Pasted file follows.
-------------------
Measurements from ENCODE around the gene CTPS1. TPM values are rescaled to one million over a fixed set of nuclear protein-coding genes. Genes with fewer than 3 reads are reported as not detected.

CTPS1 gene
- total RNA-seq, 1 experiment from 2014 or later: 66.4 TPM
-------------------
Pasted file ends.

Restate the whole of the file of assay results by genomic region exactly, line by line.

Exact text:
Measurements from ENCODE around the gene CTPS1. TPM values are rescaled to one million over a fixed set of nuclear protein-coding genes. Genes with fewer than 3 reads are reported as not detected.

CTPS1 gene
- total RNA-seq, 1 experiment from 2014 or later: 66.4 TPM